During the course of estate administration, the beneficiaries of an estate may need to wait many months or even years before their beneficial interests are paid. In many instances a lengthy delay may cause a hardship to a beneficiary, especially when the beneficiary was dependent upon the decedent for support or the decedent’s death impacted the financial stability of the beneficiary.
In many cases of estate administration, the executor or administrator or preliminary appointee may voluntarily make an advance distribution to a person who is in need. This tends to be a common occurrence when all of the interested parties are cooperative and there is no contentious estate litigation occurring. However, when a fiduciary refuses to help a beneficiary who is in need, the Surrogate’s Court Procedure Act provides a procedure whereby an application can be made to the Court for an advance distribution.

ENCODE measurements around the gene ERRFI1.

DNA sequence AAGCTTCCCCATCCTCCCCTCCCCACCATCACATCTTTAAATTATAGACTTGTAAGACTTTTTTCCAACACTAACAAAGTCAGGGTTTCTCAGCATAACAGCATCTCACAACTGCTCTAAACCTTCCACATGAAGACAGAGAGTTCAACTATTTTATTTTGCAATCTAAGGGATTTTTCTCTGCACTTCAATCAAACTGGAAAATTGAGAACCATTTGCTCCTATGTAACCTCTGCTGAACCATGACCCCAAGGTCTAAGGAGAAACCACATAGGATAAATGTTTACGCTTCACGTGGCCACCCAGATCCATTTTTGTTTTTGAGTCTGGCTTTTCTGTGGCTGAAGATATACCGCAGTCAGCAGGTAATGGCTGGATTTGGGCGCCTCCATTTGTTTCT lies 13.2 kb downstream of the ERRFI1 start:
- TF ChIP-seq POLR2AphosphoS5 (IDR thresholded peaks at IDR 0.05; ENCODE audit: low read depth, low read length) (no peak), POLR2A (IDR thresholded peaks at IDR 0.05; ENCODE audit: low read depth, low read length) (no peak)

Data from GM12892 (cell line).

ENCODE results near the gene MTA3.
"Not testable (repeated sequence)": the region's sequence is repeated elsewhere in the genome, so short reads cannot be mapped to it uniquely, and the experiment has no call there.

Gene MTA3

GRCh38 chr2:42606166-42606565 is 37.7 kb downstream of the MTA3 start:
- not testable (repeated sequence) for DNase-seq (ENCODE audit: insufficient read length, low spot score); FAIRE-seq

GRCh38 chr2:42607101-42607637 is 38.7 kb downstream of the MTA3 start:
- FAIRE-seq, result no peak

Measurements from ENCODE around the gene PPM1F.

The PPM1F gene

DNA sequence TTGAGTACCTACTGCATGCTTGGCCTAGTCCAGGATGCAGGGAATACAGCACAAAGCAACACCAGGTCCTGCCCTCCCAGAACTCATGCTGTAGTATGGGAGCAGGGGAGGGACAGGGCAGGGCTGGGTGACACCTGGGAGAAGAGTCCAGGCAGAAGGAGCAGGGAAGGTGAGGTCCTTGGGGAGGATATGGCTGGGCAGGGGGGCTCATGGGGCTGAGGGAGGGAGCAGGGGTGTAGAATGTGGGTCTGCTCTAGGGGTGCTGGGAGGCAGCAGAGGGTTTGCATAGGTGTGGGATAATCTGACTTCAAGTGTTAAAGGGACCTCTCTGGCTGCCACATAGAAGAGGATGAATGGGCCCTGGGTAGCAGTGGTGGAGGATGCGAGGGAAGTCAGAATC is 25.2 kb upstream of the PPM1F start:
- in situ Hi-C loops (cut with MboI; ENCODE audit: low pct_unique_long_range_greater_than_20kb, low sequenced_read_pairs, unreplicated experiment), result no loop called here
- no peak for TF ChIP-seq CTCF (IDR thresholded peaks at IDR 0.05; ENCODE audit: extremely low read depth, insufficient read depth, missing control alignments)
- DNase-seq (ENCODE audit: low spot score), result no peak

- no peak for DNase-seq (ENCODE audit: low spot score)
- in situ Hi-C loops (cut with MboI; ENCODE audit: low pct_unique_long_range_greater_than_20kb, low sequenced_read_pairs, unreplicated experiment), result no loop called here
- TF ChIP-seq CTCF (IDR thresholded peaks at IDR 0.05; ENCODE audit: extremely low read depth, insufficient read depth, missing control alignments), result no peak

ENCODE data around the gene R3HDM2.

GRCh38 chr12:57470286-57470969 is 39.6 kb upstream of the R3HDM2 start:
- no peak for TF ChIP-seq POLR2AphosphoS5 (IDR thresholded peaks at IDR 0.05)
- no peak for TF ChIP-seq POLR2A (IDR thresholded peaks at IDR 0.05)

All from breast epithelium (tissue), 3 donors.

SCPA 2102 entitled “Proceedings for relief against a fiduciary” contains a paragraph 5 which allows the commencement of a proceeding to force the payment in advance of an estate share when the estate “exceeds by at least one-third” the sum needed to pay other claims, debts and legacies. The applicant must demonstrate that such payment is required for his education or support for him or his family. This statute gives parties interested in an estate an important right to maintain financial stability during a long period of estate settlement.